Each Thursday leading up to the NFL draft (April 28-30), the ESPN.com NFL blog network will take a division-by-division look at key aspects of the draft. Today's topic: draft philosophy.
The Bills drafted for the future last year as opposed to immediate needs, and who could blame them? They clearly were the worst team in the AFC East at the time and had little chance of challenging the Patriots or Jets. So the Bills drafted for long-range needs. They took running back C.J. Spiller ninth overall even though they already had a pair of 1,000-yard rushers. They also collected a bunch of prospects from smaller schools, showing a willingness to mold players who weren't necessarily game-ready. The Bills were preparing more for 2012 than 2010. With the third and 34th picks this spring, they can obtain two starters if they choose -- or they can maintain last year's approach and draft with the horizon in mind. Auburn quarterback Cam Newton would fall into that category.
The Dolphins are in a tricky spot. They might be forced to reach in order to get a player they want. They're slotted 15th overall, putting them in a weird spot for some key positions of need. It's like no-man's land for a quarterback because Newton and Blaine Gabbert almost certainly will be off the board by then, but it's too soon for the next tier of prospects. Top receivers Julio Jones and A.J. Green also should be gone. No. 15 also seems too early for interior linemen or running backs. But if the Dolphins want to address a specific need, then they might be forced to reach. They don't have a second-round pick to fall back on. They traded it to the Denver Broncos in the deal for receiver Brandon Marshall. Lack of a second-rounder also limits their ability to trade up in the order.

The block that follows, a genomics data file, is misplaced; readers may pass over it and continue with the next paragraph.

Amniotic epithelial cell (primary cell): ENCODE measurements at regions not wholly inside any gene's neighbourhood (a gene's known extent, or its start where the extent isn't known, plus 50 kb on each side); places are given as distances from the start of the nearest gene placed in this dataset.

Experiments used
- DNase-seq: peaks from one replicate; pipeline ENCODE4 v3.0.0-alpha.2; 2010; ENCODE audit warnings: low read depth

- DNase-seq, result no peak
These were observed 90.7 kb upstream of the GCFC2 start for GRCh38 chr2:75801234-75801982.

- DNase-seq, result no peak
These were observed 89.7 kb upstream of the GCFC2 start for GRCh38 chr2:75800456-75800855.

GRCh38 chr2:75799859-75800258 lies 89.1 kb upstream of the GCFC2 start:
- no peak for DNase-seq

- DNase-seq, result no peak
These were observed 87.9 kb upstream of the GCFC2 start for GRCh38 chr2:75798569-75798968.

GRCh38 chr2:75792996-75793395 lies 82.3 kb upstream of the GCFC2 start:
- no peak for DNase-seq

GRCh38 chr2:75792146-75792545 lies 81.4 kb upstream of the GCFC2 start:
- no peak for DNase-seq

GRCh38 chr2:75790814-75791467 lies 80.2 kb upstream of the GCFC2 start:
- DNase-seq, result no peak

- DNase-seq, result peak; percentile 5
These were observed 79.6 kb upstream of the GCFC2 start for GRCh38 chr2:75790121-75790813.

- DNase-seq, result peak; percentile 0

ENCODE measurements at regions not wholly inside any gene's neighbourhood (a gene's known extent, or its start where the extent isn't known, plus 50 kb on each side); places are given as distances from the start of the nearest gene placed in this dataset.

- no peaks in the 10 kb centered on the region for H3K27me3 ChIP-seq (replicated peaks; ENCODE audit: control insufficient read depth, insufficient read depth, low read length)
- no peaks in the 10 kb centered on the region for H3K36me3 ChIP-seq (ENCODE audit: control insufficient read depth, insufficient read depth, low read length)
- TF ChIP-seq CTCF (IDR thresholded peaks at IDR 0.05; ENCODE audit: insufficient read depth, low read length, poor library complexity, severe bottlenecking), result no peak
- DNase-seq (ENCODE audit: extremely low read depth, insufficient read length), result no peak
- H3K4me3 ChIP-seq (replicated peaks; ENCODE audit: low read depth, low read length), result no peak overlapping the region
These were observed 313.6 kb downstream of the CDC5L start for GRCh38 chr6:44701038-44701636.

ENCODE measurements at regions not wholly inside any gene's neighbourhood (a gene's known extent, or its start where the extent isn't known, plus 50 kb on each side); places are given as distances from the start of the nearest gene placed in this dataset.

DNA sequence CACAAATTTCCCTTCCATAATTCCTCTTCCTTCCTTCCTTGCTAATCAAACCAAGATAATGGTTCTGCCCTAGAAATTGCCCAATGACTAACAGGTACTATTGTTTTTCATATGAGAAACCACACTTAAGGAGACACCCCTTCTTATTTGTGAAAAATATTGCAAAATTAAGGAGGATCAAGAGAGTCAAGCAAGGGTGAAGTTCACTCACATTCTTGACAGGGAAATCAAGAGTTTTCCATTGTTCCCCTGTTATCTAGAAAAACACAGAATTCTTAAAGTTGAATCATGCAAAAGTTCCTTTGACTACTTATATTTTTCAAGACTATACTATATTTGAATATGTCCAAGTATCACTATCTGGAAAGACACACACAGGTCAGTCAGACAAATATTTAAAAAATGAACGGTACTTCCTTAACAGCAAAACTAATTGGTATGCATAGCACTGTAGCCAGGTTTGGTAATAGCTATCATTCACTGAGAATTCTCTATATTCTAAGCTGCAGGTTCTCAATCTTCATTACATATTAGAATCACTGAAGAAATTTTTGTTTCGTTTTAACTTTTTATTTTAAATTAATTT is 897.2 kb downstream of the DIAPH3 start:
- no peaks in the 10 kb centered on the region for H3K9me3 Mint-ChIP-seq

As long as there's a lockout, draft picks are the only currency. In that regard, the Patriots are the NFL's wealthiest team. The Patriots have two picks in each of the first three rounds and three picks within the first 33 slots. That kind of affluence should make them major players when it comes to trades. Plus, the Patriots own the first selection of the second round. Several hours to think will tempt other teams to make a deal and move into that prime position to snag a player who slides unexpectedly. The Patriots have a history of trading back to collect picks, but with all of their assets and the likelihood of a rookie wage scale in the next collective bargaining agreement, this could be the year they trade up to get an impact player.
The Jets are in a similar position as the Dolphins -- only worse. Jets general manager Mike Tannenbaum loves to trade up to acquire players the front office has identified as impactful. The Jets did so with cornerback Darrelle Revis, linebacker David Harris, running back Shonn Greene and quarterback Mark Sanchez. The Jets have been assigned the 30th pick because they made it to the AFC Championship Game, but good luck moving up this year. The Jets lost their second-round pick to the San Diego Chargers in the trade that brought cornerback Antonio Cromartie. Another method to moving up is packaging players. But the lockout prevents any such trades. Jets coach Rex Ryan has expressed resignation over being stuck at 30 and accepting whatever's left over.